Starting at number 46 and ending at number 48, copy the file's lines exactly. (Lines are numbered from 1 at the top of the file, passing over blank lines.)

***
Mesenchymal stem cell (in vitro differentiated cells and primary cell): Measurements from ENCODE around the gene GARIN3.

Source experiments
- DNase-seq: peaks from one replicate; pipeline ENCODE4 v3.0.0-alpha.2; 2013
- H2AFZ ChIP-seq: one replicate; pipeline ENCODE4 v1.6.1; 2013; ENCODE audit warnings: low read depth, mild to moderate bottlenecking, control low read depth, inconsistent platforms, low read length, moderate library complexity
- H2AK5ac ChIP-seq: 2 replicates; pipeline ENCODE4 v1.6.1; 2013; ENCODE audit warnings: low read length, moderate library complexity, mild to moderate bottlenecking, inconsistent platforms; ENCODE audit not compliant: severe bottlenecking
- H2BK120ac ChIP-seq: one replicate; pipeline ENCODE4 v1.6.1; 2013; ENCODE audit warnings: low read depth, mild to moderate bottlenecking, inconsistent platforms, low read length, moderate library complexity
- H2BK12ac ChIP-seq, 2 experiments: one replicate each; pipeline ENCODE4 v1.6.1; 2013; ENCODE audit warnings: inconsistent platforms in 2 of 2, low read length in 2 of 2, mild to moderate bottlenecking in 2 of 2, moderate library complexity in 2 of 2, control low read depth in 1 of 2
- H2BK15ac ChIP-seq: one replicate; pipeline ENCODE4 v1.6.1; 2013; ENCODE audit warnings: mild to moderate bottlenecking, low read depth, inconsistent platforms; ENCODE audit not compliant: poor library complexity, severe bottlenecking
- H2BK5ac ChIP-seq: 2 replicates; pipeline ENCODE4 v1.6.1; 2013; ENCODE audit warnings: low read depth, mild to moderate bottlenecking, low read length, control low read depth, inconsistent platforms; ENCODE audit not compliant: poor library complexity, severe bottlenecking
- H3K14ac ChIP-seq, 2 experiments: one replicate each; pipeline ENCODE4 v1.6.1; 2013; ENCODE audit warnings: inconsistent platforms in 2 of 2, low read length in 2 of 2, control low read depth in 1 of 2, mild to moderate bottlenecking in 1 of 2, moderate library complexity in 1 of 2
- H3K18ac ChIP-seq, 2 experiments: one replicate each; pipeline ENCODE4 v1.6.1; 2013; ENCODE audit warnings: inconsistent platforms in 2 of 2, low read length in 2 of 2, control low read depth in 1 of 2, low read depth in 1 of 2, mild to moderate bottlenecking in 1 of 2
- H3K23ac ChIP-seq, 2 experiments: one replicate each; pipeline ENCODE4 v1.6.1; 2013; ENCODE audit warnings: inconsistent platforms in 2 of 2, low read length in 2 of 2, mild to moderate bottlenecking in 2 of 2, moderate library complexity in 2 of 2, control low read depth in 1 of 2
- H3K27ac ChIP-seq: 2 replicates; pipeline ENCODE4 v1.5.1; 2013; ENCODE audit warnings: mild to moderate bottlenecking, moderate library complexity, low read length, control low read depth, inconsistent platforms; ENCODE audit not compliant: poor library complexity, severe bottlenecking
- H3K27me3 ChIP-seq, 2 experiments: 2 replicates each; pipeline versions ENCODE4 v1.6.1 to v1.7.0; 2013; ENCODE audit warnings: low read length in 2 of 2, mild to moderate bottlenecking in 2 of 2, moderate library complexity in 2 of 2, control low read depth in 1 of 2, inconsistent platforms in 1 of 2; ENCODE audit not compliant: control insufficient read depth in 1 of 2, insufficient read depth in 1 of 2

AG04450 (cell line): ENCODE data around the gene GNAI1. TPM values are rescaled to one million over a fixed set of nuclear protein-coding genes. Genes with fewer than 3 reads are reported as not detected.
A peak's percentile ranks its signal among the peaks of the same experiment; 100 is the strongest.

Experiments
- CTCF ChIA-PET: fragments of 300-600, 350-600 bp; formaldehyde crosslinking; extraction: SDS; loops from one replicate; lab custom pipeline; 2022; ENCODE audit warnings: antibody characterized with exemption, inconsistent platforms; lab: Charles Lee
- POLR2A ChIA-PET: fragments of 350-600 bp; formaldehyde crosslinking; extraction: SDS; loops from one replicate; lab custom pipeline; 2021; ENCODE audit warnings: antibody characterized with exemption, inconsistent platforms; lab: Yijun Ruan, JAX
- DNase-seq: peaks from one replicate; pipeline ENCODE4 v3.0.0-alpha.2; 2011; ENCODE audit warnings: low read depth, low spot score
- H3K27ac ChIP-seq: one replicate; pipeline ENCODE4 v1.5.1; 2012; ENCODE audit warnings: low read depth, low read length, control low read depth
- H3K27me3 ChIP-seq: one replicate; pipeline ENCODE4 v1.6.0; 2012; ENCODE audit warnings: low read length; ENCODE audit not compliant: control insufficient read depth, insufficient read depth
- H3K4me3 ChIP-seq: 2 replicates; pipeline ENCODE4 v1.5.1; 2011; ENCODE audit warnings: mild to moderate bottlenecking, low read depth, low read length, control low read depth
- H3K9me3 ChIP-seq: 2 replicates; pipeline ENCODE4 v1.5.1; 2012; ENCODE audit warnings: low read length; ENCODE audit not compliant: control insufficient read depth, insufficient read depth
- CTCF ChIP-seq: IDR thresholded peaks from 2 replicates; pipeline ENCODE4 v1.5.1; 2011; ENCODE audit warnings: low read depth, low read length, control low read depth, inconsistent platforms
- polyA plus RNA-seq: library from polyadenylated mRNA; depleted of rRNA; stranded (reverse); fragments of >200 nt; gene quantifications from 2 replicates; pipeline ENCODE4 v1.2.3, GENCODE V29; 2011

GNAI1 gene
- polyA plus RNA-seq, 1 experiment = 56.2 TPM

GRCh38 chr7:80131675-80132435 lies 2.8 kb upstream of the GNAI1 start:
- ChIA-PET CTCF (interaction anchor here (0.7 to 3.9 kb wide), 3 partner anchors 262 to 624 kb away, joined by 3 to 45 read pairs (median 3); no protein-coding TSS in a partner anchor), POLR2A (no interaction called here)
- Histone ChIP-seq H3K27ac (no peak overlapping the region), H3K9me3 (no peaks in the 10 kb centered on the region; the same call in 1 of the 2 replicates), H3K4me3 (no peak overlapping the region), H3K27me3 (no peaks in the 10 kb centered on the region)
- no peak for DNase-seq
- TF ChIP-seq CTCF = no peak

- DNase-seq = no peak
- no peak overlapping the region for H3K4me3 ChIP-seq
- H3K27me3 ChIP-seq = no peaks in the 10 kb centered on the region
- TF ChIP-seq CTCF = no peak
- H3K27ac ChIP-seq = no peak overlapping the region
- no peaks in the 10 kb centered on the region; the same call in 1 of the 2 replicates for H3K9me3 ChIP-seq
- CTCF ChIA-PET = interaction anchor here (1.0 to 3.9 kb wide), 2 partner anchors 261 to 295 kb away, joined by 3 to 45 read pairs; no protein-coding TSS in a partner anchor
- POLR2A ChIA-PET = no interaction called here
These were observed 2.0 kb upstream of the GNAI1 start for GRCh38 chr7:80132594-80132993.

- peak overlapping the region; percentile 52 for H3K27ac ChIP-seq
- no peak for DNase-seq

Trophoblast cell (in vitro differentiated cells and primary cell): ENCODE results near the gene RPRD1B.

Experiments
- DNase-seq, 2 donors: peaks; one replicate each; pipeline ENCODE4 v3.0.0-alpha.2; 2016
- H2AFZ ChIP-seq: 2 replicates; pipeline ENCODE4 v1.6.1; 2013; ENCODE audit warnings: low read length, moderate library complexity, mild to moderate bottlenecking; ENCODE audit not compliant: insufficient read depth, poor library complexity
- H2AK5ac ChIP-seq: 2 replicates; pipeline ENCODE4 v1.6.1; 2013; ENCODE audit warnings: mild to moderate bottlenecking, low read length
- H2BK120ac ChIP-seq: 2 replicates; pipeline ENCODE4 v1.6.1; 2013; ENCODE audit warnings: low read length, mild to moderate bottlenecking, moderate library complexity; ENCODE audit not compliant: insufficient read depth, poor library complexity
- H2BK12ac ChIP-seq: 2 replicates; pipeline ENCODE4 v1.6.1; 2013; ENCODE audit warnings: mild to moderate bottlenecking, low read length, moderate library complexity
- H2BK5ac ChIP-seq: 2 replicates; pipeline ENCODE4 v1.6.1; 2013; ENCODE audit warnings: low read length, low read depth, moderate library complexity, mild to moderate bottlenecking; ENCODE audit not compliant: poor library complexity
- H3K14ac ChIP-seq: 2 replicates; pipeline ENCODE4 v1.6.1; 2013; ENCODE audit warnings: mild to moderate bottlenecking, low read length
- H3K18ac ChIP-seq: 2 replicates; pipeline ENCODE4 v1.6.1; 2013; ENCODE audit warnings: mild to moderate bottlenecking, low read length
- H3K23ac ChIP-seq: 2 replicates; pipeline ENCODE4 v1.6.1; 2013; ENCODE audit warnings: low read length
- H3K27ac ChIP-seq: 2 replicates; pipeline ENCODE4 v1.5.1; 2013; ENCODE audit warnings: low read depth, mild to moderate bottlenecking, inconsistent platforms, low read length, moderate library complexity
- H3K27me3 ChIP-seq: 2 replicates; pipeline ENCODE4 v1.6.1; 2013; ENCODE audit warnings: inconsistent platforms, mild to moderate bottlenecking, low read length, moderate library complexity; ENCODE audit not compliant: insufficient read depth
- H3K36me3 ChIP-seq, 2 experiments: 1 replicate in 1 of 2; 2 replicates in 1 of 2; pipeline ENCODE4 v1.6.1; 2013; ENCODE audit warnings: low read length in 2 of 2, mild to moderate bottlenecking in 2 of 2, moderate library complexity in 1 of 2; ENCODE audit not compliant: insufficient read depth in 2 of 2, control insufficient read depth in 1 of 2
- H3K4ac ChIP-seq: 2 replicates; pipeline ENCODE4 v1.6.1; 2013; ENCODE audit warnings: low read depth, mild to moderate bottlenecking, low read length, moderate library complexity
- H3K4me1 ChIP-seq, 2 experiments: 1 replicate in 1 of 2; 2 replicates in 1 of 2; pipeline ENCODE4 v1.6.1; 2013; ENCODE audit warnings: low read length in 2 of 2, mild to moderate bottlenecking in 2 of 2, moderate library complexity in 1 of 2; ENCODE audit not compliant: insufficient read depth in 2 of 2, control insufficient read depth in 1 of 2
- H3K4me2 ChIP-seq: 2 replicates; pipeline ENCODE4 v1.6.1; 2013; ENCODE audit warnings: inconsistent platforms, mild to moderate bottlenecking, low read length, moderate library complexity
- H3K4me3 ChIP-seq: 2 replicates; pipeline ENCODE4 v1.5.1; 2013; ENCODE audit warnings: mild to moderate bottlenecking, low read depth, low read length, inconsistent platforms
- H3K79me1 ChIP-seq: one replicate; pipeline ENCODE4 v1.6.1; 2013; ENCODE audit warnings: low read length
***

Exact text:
Experiments
- DNase-seq, 2 donors: peaks; one replicate each; pipeline ENCODE4 v3.0.0-alpha.2; 2016
- H2AFZ ChIP-seq: 2 replicates; pipeline ENCODE4 v1.6.1; 2013; ENCODE audit warnings: low read length, moderate library complexity, mild to moderate bottlenecking; ENCODE audit not compliant: insufficient read depth, poor library complexity